In certain countries, individuals with a high propensity of harming others or themselves have an opportunity of voluntarily checking with a hospital emergency department. These actions may also be carried out through involuntary measures orchestrated by individuals working on a professional capacity such as police officers (Hawton, 29). This is normally referred to as sectioned and committed. Individuals in this case are normally put under watch until and emergency physician declares it clear to release the individual.

With the above overview on suicide and its implications, there is need to take seriously threats and attempts of suicide by individuals. About thirty-five percent of individuals who undergo failed suicide attempts will try to do so within one year. About ten percent of individuals who threaten to kill themselves will eventually succeed in doing so. Therefore, it is necessary to administer necessary action to individuals facing this risk. It would not be right o dismiss that individual as only attempting to get attention.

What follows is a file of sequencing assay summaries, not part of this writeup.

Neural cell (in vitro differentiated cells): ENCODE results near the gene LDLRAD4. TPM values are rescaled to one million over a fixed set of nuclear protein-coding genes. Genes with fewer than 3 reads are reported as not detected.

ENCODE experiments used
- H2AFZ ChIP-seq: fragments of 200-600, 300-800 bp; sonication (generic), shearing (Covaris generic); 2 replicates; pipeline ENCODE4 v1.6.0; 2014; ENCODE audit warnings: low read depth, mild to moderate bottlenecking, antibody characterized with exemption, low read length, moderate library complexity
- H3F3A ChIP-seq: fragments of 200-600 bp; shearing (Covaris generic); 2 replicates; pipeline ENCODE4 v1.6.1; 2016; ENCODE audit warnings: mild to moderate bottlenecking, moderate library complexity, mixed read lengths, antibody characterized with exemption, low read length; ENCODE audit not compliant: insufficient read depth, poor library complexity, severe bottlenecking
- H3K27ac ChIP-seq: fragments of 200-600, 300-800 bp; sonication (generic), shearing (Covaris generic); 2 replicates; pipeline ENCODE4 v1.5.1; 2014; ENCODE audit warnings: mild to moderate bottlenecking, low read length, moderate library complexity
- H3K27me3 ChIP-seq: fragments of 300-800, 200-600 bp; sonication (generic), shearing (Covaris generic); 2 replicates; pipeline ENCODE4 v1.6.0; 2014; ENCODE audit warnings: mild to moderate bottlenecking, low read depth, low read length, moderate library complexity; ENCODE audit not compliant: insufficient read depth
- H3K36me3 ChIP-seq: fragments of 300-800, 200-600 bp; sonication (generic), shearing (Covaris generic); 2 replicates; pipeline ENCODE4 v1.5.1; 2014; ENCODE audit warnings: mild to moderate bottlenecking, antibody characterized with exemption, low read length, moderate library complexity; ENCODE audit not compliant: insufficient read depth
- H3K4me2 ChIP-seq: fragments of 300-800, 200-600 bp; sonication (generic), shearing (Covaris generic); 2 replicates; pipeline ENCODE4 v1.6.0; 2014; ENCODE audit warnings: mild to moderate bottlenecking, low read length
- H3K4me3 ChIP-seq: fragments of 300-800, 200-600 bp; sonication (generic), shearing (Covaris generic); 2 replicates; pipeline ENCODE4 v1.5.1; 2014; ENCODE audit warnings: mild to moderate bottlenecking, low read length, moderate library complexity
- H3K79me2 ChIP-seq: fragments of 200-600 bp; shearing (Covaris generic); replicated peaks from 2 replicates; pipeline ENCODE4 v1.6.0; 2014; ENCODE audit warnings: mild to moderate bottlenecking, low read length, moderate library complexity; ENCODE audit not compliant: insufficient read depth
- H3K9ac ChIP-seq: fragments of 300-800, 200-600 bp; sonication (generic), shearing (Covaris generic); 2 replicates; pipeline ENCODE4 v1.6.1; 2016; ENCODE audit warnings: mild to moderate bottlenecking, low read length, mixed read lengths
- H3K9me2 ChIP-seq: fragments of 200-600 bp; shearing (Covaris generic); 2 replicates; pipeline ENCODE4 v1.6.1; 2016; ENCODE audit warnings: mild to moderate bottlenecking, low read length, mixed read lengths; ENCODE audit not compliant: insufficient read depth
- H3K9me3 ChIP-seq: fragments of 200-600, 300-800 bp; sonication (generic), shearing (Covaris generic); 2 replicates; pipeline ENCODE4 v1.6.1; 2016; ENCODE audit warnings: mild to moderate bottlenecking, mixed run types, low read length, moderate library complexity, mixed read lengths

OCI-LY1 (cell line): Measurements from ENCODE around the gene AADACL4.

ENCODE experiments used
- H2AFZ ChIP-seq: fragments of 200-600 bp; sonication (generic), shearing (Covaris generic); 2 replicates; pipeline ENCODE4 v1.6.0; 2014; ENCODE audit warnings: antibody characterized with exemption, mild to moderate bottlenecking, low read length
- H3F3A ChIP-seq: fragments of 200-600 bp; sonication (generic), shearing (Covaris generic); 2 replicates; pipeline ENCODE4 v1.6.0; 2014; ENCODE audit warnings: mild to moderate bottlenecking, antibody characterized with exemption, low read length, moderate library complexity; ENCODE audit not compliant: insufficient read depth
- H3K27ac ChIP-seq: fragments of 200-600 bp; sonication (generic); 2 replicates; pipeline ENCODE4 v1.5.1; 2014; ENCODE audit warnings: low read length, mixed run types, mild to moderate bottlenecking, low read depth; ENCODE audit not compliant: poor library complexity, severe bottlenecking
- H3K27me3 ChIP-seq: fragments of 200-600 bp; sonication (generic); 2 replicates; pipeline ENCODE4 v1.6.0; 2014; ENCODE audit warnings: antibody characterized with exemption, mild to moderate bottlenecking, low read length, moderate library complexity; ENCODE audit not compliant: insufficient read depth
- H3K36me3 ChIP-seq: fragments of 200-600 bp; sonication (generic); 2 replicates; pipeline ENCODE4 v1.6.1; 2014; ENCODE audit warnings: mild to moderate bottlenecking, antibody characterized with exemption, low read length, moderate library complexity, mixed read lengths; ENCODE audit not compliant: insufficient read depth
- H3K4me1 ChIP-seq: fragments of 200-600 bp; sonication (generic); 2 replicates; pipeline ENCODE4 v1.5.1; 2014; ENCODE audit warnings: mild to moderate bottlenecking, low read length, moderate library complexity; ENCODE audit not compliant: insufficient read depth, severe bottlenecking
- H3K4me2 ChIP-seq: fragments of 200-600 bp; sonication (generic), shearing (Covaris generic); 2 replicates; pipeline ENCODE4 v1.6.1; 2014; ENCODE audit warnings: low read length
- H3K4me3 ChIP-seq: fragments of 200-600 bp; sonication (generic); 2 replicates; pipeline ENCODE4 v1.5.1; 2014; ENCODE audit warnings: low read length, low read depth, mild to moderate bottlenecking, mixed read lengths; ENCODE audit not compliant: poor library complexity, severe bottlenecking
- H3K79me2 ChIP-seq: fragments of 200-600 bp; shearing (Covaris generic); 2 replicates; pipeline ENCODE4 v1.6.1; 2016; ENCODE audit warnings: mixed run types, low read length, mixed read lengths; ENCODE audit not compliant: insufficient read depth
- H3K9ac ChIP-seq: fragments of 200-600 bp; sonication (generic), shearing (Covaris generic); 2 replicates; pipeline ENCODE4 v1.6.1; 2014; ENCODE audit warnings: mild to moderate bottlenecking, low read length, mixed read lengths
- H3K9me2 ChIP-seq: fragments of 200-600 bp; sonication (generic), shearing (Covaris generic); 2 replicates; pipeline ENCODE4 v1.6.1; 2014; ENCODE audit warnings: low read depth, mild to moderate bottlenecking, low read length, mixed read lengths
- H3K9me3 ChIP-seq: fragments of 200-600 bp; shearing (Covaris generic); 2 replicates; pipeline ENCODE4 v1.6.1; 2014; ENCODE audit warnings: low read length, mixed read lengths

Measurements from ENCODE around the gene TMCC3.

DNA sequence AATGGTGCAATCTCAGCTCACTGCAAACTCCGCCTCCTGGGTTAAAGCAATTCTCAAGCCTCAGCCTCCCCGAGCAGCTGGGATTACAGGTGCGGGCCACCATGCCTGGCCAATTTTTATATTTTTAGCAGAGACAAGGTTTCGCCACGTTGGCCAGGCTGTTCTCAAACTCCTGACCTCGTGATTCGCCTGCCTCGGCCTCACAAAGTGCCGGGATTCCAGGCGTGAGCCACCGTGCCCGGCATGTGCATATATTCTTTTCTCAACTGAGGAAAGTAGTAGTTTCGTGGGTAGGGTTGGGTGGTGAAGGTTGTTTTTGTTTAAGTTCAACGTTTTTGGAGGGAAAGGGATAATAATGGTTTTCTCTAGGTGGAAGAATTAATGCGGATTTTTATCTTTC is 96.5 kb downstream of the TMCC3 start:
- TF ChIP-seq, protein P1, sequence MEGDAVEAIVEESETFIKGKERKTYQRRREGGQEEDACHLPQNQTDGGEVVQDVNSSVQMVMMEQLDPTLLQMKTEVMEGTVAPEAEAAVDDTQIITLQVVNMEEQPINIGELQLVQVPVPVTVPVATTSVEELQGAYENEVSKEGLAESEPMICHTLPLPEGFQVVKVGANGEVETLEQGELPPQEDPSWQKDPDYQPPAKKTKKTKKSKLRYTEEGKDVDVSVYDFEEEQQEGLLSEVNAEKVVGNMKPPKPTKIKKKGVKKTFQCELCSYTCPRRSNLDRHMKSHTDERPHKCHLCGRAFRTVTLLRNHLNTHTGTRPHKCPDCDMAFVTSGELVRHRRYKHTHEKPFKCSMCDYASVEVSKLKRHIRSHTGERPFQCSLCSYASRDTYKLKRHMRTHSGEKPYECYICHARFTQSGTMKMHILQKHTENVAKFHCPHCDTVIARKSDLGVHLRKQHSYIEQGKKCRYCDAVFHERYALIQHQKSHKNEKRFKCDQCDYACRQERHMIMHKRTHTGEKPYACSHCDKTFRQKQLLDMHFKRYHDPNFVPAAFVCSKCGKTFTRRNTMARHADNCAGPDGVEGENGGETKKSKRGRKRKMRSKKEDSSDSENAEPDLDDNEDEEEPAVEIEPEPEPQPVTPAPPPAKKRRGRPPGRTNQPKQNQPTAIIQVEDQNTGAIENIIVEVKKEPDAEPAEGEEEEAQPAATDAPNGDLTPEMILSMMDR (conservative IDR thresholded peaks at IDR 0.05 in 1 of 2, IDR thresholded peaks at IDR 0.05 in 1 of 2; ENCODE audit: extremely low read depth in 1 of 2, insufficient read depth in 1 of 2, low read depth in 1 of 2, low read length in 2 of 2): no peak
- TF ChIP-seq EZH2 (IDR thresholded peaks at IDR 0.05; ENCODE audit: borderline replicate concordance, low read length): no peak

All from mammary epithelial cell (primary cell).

Works Cited

Andriolo, Karin R. “Masked Suicide and Culture.” The Relevance of Culture. (2009): 165-186. Print.

Hawton, Keith. “National Suicide Prevention Strategies.” Pogled. (2004): 1-2. Print.

Jekkel, Éva, and László Tringer. “Suicide and Cognitive Distortions.” Psihološka Obzorja. (2004): 139-150. Print.

Oravecz, Robert, and Melinda Moore. “Suicide, the Discursive Process.” Pogled. (2004): 1-2. Print.

“Suicide & Alcohol Misuse.” (2003). Print.